Born Stokely Carmichael in Trinidad, and later known as Kwame Ture, he attended Bronx High School of Science, and Howard University, graduating in 1964. While at Howard, he became involved with the local SNCC chapter, the NonViolent Action Group (NAG).
”When I first heard about the Negroes sitting in at lunch counters down South,” he told Gordon Parks in Life magazine in 1967, ”I thought they were just a bunch of publicity hounds. But one night when I saw those young kids on TV, getting back up on the lunch counter stools after being knocked off them, sugar in their eyes, ketchup in their hair — well, something happened to me. Suddenly I was burning.”
Stokely was one of the original Freedom Riders in 1961. The Freedom Riders often met with violence, and at their destinations. Mr. Carmichael and the others were arrested and jailed, the first incarcerations he experienced. One early arrest brought him a particularly harsh 49-day sentence in Parchman Penitentiary in Mississippi.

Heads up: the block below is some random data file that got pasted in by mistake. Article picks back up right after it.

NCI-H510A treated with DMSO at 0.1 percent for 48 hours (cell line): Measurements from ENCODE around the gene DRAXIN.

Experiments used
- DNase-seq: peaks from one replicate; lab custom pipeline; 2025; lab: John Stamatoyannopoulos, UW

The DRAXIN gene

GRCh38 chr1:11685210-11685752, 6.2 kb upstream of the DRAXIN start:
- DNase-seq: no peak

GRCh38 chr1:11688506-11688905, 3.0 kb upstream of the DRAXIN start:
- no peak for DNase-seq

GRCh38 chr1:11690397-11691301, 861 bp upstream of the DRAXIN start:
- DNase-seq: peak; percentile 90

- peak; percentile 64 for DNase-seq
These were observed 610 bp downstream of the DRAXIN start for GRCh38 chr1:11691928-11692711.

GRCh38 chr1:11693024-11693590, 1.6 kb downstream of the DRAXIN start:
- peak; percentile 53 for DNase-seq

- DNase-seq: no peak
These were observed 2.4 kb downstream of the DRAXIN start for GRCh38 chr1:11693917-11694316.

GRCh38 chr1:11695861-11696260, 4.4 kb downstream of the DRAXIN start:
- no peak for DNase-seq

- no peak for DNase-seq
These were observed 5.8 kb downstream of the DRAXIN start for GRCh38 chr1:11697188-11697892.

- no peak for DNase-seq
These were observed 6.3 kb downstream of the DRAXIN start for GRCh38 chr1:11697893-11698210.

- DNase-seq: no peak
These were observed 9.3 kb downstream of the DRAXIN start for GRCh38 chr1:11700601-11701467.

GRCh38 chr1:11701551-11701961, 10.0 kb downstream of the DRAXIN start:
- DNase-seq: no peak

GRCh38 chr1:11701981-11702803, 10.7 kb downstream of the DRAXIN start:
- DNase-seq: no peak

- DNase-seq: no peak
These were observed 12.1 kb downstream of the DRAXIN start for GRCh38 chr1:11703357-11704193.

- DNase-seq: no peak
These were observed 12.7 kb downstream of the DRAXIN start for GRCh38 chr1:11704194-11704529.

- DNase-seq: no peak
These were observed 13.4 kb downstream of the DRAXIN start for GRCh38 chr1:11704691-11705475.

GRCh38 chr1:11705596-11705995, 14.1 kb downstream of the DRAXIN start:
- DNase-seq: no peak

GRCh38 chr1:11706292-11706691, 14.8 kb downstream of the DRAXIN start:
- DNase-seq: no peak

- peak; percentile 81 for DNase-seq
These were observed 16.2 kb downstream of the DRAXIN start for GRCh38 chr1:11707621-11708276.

He worked for SNCC in Mississippi, Cambridge, MD, and Alabama, helping found the Lowndes County Freedom Organization, and becoming SNCC Chairman in 1966-67.
Ture, along with Charles V. Hamilton, is credited with coining the phrase “institutional racism”, defined as racism that occurs through institutions such as public bodies and corporations, including universities. In the late 1960s Ture defined “institutional racism” as “the collective failure of an organization to provide an appropriate and professional service to people because of their color, culture or ethnic origin”.
He is also credited with the phrase “Black Power” and its place in American culture.
After leaving SNCC, Ture moved to Guinea where he spent most of his last thirty years. He died November 15, 1998 in Conakry, Guinea, age 57.